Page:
We packed our lives into our backpacks, gave our extra food to some of the locals in Gab’s block and arranged to donate our tools and gear to the NGO where she worked.
By around 2pm, we were on the road bound for the finish line!
As we rounded the bend near the State Department Store we could see more and more disheveled looking Ralliers lining the streets and the finish line banners in the distance. As we entered the compound we were pretty quickly told to get back out again and wait like normal people. . . . bit of a mood killer really.
We hadn’t parked for more than 2 minutes when we saw Paul from Team Phoenix! After we lost the lads in the desert for a second time (seems to be a bit of a theme here?) it was so good to see him again and hear that the boys had made it in great shape. As we walked into the finishing line compound, we were reunited with teams we hadn’t seen in weeks (some months), this was shaping up to be a most excellent afternoon.
When it was our turn for glory, we drove our car up onto the dubious looking finishing line ramp for our official photos. . .
After 16 countries, 17,012k and some of the BEST times of our lives we had ‘officially’ made it to Ulaabaatar!!!!
Ben headed upstairs to do the official paperwork (Tip for future ralliers – avoid being the registered owner of the car, only brings you pain) while I spent a bit of time downstairs with Ed catching up with some of the other teams as they rolled in. We went for a wander out the back to the graveyard, some of the cars there were in BAD shape. . . . but I guess you could expect a level of fallout after what we had come through.
We hadn’t been in the yard for 5 minutes then we met a potential buyer for our car – he loved the Hyundai’s so much he was negotiating to buy both of them. After travelling half way across the planet, the only problem with our car was that the suspension bump stops were destroyed. . .
One thing was for sure, whomever had the common sense to buy this car was getting a bloody gem!
Inside, we signed the official board of champions, picked up our certificates and proceeded to get hammered with our new family of crazies from across the planet who had made it to UB.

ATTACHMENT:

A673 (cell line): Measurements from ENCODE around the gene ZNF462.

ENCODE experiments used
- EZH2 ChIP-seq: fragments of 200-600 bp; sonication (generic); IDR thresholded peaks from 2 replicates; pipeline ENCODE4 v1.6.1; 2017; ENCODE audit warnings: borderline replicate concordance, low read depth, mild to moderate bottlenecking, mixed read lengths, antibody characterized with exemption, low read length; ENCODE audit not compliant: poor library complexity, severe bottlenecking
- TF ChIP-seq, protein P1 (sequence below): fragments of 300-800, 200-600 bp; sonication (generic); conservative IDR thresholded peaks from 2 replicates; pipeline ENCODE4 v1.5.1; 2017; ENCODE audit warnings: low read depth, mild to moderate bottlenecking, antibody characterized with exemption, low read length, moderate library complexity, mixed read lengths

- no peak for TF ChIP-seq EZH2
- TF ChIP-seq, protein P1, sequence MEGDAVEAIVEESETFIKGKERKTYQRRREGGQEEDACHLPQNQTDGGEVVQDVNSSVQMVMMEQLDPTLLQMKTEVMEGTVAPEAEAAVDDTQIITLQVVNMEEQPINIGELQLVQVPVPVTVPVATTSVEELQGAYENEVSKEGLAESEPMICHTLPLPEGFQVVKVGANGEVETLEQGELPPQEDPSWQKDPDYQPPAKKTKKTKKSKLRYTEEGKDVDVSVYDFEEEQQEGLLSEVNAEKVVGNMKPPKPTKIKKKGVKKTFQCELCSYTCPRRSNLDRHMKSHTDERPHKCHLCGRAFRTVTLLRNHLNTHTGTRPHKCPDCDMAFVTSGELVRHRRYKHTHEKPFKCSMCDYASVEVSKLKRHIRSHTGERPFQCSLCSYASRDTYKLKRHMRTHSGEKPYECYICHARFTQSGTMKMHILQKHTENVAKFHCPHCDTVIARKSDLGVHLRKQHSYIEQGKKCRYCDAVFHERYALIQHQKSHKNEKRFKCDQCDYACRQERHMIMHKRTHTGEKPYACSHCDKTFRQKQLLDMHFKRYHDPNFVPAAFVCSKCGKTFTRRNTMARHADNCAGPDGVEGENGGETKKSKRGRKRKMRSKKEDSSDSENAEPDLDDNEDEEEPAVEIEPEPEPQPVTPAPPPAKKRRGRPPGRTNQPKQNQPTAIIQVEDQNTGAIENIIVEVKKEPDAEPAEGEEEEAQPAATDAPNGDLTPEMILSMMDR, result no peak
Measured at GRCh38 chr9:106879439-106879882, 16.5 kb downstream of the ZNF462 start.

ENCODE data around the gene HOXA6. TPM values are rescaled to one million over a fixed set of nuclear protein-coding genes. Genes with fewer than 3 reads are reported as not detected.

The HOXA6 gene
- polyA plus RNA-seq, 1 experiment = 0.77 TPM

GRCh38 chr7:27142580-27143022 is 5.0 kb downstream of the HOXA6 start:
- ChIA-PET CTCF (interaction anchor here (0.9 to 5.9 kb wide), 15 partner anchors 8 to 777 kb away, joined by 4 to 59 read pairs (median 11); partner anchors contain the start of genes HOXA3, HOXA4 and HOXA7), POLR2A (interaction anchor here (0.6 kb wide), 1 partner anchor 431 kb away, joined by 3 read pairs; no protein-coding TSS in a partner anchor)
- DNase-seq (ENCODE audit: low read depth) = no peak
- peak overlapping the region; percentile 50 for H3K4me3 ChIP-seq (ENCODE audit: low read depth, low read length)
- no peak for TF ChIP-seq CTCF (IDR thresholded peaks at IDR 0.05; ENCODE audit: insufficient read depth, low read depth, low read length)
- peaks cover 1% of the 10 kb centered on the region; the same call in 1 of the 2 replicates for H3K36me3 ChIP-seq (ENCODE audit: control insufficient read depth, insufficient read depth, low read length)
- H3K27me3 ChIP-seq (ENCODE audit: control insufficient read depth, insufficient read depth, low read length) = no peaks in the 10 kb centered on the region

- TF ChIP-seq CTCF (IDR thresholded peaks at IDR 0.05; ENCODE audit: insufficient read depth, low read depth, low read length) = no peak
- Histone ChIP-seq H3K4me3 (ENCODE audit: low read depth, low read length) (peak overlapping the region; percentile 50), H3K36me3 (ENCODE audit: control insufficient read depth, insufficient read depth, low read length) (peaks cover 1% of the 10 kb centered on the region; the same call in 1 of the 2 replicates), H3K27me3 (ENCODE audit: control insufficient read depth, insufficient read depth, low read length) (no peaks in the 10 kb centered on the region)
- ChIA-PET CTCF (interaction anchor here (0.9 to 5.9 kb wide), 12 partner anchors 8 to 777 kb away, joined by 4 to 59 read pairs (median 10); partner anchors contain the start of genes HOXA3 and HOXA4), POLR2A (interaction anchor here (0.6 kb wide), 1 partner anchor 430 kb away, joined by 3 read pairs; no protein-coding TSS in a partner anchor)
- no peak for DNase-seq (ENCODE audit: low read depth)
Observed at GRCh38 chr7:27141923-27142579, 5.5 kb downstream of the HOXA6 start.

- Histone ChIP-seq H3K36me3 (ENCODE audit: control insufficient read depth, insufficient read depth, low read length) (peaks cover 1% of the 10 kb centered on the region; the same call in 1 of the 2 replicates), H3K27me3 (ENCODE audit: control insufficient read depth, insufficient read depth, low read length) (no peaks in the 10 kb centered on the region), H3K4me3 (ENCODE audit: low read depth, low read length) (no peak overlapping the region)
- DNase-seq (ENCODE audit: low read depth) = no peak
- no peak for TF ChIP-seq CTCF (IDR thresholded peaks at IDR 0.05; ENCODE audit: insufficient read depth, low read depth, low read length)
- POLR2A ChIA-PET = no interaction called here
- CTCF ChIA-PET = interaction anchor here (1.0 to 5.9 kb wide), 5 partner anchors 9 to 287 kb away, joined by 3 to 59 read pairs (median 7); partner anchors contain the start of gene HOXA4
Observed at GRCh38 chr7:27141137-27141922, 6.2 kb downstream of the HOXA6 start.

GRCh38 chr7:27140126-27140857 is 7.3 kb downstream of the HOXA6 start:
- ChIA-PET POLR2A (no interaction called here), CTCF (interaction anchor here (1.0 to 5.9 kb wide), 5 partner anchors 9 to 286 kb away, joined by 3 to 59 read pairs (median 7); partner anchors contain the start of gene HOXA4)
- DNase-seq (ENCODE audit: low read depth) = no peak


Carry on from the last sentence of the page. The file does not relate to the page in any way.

Later that night, we headed over to the official finish line party. The Adventurists had arranged for Altan Urag to play. Checkout their YouTube channel – they are this awesome fusion of traditional Mongolian instruments, throat singing and a little bit of Rammstein to boot. (*Addition – I would later see them live another 4 times during my stay in UB, they were that good! Check them out.).
More sillines ensued, stories were shared, good times were had. . . what a fantastic night and a great way to bring the official part of this journey to a close.
Signing off for now,
ULAANBAATAR BABY! – Gab’s house /Granville Pub / Trivia (from here, only the camera knows), Ulaanbaatar
It had been a long time since any of us slept on a bed, it had been a long time since any of us had had a shower, it had been a while since we ate anything other than instant noodles and I had lost count of the number of days since I last changed my jocks (it may have been Russia, I can’t be sure).
Safe to say, when we arrived in Ulaanbaatar last night, we probably looked (and smelled) like a long lost part of Ghengis Khan’s army that had been holed up in Europe for the past few years waiting for the orders to invade Hungary – and being generally pissed off that noone gave them the heads up that plans had changed
After a tub and some breakfast, Ed spoke to his mate Gabby – who just happened to be in Mongolia at the time for work (result?). She offered to let us crash at her place for a few days and help us acclimatise to Ulaanbaatar now that we had arrived at our final destination, what a legend.
UB traffic – what a bastard!
Ben and Gab drove the Hyundai, Ed and I headed to the main drag to flag down a taxi for our trip to Gab’s place. Mongolia is like Turkmenistan in that just about every car is a potential taxi -the idea is that you just stick your hand out and (if they like the cut of your jib) a friendly Mongolian will pull over and offer you a lift to wherever you are going for next to nothing.